by Rev. Joan Kessler
What does resurrection mean to you this Easter of 2021? When you consider the year that has ben, we have done a COVID liturgical lap and are at our second Easter online and out of the building. The story of the empty tomb that we celebrate today… how does it reach you? Perhaps you readily identify with the women we heard read of in Mark’s gospel… they went to attend to Jesus body as was custom…their biggest concern at that moment was who would roll the stone away from the cave’s entrance. But they found no body that morning and a stranger sitting where they expected to find Jesus, proclaiming the news He is not here, he is risen. They are filled with awe and terror all at the same time.
We might be thinking of all the empty space moments from the past year, as we adapted to COVID and its restrictions. The places of loss and of longing for what we used to know, the people we used to see and embrace. For some of us, it has been a most anxious and fearful time. This past week, in conversations with friends and family members from other communities where COVID is rampant, I was struck by how different my experience has been and so very grateful. It gave me a renewed vigilance that the virus is still very much with us and we cannot relax our protocols just yet.
I have been reflecting this week on business of resurrection. We can contemplate that empty space where Jesus once lay and we can make up our own minds about its meaning. But this year, I am thinking of resurrection as a verb in a present tense kind of way rather than a one-time phenomenon. I found something that might help.
Naomi Shihab Nye may or may not be a household name to you. Shihab Nye is a poet, songwriter, and novelist, born to parents of Palestinian and American heritage. In the late 1970s she and her husband were on their honeymoon in South America. They were robbed in a violent incident on a bus that saw one fellow passenger killed. They were in a foreign land with no money, no identification. They were moved by the kindness of strangers. While her husband went off to find travellers checks for them to get by with, Naomi wrote the following epic poem entitled Kindness:
Before you know what kindness is/you must loose things/feel the future dissolve in a moment/like salt in a weakened broth.
This we know as truth. To experience loss, grief and uncertainty about the future befalls all of us, at one time or another. You may also recall acts of kindness that were offered to you from friends or families or maybe even complete strangers. They extended loving compassion that met your greatest need at the moment. When we are confronted with harsh realities, when fear threatens to overtake us, kindness enters and becomes part of the landscape. It is then and only then that kindness makes any sense according to Naomi. The giving and receiving of kindness gets you moving again, it ties your shoes and gets you out the door to get the mail and buy bread. Only kindness raises its head/ from the crowd of the world to say/ it is I you have been looking for,/and goes with you everywhere like a shadow of a friend.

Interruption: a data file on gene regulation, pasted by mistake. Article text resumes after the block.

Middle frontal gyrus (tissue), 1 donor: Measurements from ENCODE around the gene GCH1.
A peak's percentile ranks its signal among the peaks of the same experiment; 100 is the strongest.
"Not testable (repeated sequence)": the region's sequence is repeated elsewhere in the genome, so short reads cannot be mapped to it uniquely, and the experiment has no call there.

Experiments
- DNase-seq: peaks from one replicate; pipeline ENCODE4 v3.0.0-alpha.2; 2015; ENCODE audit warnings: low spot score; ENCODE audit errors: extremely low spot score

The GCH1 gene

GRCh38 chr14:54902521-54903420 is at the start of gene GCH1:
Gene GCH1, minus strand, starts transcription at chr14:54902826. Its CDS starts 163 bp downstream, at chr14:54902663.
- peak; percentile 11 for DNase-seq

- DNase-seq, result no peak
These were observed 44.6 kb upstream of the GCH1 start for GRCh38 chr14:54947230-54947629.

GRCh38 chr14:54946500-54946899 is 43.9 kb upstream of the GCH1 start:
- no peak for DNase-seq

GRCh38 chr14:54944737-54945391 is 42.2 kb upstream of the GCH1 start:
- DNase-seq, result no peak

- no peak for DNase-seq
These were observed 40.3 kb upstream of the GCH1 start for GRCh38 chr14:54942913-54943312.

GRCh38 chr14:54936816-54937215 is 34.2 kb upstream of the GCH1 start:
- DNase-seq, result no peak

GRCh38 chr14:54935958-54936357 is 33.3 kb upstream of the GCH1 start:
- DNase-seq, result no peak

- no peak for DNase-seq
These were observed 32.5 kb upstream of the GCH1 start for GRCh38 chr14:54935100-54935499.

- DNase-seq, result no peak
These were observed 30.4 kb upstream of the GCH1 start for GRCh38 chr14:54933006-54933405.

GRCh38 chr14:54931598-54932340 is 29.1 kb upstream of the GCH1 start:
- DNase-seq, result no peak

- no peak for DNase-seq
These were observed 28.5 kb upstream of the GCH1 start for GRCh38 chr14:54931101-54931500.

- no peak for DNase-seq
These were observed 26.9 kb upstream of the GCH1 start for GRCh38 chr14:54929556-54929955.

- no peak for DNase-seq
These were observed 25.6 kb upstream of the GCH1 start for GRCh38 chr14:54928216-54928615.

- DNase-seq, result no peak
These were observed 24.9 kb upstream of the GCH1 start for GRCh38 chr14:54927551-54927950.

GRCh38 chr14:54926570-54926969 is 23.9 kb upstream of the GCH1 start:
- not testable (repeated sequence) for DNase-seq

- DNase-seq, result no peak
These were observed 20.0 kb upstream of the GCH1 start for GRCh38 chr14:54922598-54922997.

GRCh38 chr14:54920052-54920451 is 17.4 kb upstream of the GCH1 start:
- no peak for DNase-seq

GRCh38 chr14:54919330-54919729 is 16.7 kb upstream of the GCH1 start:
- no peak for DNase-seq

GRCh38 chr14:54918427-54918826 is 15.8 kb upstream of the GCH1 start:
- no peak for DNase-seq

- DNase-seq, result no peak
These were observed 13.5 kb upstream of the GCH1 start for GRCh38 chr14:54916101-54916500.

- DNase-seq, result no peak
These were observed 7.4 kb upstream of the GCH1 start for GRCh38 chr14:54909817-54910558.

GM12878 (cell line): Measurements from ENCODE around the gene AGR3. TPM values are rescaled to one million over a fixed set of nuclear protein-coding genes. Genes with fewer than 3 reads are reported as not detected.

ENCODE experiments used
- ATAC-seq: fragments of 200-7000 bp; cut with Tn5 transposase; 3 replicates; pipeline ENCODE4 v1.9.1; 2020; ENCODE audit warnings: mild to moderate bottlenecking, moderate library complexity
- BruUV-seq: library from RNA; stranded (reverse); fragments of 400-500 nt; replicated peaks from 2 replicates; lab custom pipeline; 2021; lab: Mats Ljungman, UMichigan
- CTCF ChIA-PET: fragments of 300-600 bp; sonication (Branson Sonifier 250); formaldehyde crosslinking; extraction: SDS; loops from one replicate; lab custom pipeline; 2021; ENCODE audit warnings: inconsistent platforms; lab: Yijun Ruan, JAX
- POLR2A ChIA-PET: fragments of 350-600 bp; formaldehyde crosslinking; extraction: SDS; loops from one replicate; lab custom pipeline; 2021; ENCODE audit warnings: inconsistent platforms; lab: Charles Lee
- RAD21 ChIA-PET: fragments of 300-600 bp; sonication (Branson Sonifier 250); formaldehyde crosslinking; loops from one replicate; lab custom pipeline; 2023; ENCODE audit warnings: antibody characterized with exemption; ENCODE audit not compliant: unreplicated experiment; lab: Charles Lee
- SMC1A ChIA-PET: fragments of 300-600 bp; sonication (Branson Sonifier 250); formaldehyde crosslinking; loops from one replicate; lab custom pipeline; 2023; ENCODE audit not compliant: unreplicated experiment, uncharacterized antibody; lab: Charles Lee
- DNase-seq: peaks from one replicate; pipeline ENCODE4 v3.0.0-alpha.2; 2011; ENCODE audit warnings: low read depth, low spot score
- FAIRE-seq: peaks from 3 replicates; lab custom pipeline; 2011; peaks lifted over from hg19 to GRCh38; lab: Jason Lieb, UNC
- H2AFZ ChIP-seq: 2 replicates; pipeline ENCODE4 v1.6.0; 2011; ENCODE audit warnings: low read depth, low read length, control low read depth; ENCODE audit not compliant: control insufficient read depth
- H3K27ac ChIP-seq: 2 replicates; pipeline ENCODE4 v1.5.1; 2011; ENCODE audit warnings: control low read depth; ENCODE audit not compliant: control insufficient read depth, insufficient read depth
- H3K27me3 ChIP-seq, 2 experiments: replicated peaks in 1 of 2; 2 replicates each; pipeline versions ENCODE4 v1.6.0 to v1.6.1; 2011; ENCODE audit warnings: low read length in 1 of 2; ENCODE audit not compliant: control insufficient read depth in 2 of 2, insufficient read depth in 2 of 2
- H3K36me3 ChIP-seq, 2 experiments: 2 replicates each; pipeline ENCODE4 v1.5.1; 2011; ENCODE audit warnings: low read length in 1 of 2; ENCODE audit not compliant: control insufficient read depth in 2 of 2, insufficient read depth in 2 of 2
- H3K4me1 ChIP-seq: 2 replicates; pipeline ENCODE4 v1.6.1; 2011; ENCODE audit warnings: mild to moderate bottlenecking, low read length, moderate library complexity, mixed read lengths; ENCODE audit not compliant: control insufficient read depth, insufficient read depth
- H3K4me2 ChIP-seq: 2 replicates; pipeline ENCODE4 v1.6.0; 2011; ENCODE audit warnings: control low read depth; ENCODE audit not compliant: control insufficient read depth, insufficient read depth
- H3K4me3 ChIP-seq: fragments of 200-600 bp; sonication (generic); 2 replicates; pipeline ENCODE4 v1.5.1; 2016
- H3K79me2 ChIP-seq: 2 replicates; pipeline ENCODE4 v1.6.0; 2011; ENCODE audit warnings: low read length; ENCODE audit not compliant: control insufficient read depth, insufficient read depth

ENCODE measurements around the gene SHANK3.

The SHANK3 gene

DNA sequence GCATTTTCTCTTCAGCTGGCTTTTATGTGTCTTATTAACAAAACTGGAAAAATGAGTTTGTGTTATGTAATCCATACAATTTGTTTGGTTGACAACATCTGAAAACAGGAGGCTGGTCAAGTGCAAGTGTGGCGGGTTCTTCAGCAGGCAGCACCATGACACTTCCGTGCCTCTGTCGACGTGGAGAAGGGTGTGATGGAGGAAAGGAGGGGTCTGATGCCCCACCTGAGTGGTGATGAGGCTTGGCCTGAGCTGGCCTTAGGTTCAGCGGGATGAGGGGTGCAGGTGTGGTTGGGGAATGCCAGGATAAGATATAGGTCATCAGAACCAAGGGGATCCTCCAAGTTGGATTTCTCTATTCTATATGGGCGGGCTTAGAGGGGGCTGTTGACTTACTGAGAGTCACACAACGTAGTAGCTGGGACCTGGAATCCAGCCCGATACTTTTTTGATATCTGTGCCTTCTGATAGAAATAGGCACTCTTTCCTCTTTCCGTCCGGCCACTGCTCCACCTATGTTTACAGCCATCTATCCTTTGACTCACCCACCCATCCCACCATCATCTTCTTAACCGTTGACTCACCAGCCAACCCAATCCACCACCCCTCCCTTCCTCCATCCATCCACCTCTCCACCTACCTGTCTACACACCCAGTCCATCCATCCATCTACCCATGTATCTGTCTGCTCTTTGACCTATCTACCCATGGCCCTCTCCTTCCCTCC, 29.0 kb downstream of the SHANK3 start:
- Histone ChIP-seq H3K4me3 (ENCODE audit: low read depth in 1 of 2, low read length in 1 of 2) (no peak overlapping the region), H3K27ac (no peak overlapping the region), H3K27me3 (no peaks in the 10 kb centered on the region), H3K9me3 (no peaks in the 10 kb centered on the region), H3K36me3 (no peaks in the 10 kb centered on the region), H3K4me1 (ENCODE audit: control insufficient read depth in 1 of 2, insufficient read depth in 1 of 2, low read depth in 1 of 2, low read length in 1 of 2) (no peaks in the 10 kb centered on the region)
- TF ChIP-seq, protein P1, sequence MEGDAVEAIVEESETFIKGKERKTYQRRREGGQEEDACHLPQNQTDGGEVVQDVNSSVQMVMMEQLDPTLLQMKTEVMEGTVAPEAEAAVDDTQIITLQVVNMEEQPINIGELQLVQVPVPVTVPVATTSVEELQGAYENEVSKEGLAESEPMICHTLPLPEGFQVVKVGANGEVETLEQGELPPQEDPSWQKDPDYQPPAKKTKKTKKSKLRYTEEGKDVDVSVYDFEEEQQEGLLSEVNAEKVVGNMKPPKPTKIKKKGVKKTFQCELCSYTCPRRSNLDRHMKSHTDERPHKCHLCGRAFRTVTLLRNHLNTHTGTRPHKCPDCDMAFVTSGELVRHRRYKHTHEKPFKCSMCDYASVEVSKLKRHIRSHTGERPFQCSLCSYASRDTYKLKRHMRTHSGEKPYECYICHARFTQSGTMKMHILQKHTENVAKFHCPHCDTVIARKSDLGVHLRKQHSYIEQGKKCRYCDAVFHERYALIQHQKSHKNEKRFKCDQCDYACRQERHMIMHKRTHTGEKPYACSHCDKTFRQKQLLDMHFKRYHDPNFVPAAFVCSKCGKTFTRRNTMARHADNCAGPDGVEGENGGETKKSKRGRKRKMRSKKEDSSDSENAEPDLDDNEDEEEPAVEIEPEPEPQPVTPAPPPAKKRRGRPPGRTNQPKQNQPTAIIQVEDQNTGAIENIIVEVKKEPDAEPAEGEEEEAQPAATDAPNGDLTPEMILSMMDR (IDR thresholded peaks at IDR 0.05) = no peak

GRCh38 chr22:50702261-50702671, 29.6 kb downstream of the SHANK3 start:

Being kind all the time is not humanly possible… not one of us is perfect in that regard… we all have moments of hurt and frustration… when someone blocks the milk section at grocery store, taking seemingly forever to make their choice and you must wait patiently and give them adequate space because its COVID times… and you have to line up to check out and you just wonder what it was to get groceries in the old days of pre-March 2020… did we actually stand closer to other human beings or are the lines on the floor just tricking us into thinking we are further apart? I wonder… but I remind myself that kindness at the grocery store goes a long way, because we are all just doing the best that we can.
This poem I share with you makes kindness into a practice… one that chooses life over death every time… it transforms fear into something good and useful… I was struck by the Easter imagery in our poem this morning… kindness is the one we have been looking for… this is our empty tomb moment… this is the foundation of how we can practice resurrection. To be kind to one another this COVID Easter is like wearing a mask… it is the golden rule’s finest moment to do unto others as you would have them do unto you.
Today we celebrate the Easter event of Jesus’ resurrection as something not to decide but rather something to practice. Kindness is a powerful medicine to those who know fear as the women of our story would attest to as they merely intended to prepare Jesus’ body for burial and found it missing. Practicing resurrection, choosing life over death, brings the mystery Easter to my living this day. Because when we are kind, we live as Jesus did. It cost him his life; it is not without sacrifice. But that is the whole point. Resurrection is demanding; it is unpredictable. We think we know how the story ends but we have the opportunity to keep writing it, one act of kindness and compassion at a time… this is our work, dear ones.
Happy Easter to you all and Amen.